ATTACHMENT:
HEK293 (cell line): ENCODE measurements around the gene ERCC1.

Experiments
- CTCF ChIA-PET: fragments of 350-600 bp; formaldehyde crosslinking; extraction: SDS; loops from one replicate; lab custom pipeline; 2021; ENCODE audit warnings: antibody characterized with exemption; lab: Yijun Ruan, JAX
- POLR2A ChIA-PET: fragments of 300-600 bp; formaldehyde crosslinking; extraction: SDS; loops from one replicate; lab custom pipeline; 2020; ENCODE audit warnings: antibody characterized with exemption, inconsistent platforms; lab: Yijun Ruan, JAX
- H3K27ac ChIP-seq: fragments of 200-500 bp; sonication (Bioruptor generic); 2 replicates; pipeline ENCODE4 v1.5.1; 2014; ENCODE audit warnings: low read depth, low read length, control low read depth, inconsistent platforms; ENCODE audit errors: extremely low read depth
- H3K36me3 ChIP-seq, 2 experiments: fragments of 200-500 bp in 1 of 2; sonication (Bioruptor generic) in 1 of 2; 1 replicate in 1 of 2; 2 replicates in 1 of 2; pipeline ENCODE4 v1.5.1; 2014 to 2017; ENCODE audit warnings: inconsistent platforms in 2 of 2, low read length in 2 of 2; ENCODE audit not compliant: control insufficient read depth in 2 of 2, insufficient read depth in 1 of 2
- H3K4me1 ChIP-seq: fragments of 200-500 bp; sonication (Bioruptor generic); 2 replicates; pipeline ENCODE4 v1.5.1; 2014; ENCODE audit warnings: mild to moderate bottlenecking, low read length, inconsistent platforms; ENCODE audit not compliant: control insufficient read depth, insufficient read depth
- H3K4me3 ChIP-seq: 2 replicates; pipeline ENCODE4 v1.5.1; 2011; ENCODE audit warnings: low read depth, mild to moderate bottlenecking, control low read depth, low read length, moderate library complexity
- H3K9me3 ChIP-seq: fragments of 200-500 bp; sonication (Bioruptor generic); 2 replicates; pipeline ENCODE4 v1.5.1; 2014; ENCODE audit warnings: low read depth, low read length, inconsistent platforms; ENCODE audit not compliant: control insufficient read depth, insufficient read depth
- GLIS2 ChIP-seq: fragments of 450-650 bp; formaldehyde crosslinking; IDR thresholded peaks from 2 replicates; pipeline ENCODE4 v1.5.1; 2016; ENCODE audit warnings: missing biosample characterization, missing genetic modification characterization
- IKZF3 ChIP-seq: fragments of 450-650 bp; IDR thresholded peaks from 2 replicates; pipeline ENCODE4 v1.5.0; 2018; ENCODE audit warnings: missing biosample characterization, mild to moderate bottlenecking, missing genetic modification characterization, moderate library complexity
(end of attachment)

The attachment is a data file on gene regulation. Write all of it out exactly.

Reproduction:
HEK293 (cell line): ENCODE measurements around the gene ERCC1.

Experiments
- CTCF ChIA-PET: fragments of 350-600 bp; formaldehyde crosslinking; extraction: SDS; loops from one replicate; lab custom pipeline; 2021; ENCODE audit warnings: antibody characterized with exemption; lab: Yijun Ruan, JAX
- POLR2A ChIA-PET: fragments of 300-600 bp; formaldehyde crosslinking; extraction: SDS; loops from one replicate; lab custom pipeline; 2020; ENCODE audit warnings: antibody characterized with exemption, inconsistent platforms; lab: Yijun Ruan, JAX
- H3K27ac ChIP-seq: fragments of 200-500 bp; sonication (Bioruptor generic); 2 replicates; pipeline ENCODE4 v1.5.1; 2014; ENCODE audit warnings: low read depth, low read length, control low read depth, inconsistent platforms; ENCODE audit errors: extremely low read depth
- H3K36me3 ChIP-seq, 2 experiments: fragments of 200-500 bp in 1 of 2; sonication (Bioruptor generic) in 1 of 2; 1 replicate in 1 of 2; 2 replicates in 1 of 2; pipeline ENCODE4 v1.5.1; 2014 to 2017; ENCODE audit warnings: inconsistent platforms in 2 of 2, low read length in 2 of 2; ENCODE audit not compliant: control insufficient read depth in 2 of 2, insufficient read depth in 1 of 2
- H3K4me1 ChIP-seq: fragments of 200-500 bp; sonication (Bioruptor generic); 2 replicates; pipeline ENCODE4 v1.5.1; 2014; ENCODE audit warnings: mild to moderate bottlenecking, low read length, inconsistent platforms; ENCODE audit not compliant: control insufficient read depth, insufficient read depth
- H3K4me3 ChIP-seq: 2 replicates; pipeline ENCODE4 v1.5.1; 2011; ENCODE audit warnings: low read depth, mild to moderate bottlenecking, control low read depth, low read length, moderate library complexity
- H3K9me3 ChIP-seq: fragments of 200-500 bp; sonication (Bioruptor generic); 2 replicates; pipeline ENCODE4 v1.5.1; 2014; ENCODE audit warnings: low read depth, low read length, inconsistent platforms; ENCODE audit not compliant: control insufficient read depth, insufficient read depth
- GLIS2 ChIP-seq: fragments of 450-650 bp; formaldehyde crosslinking; IDR thresholded peaks from 2 replicates; pipeline ENCODE4 v1.5.1; 2016; ENCODE audit warnings: missing biosample characterization, missing genetic modification characterization
- IKZF3 ChIP-seq: fragments of 450-650 bp; IDR thresholded peaks from 2 replicates; pipeline ENCODE4 v1.5.0; 2018; ENCODE audit warnings: missing biosample characterization, mild to moderate bottlenecking, missing genetic modification characterization, moderate library complexity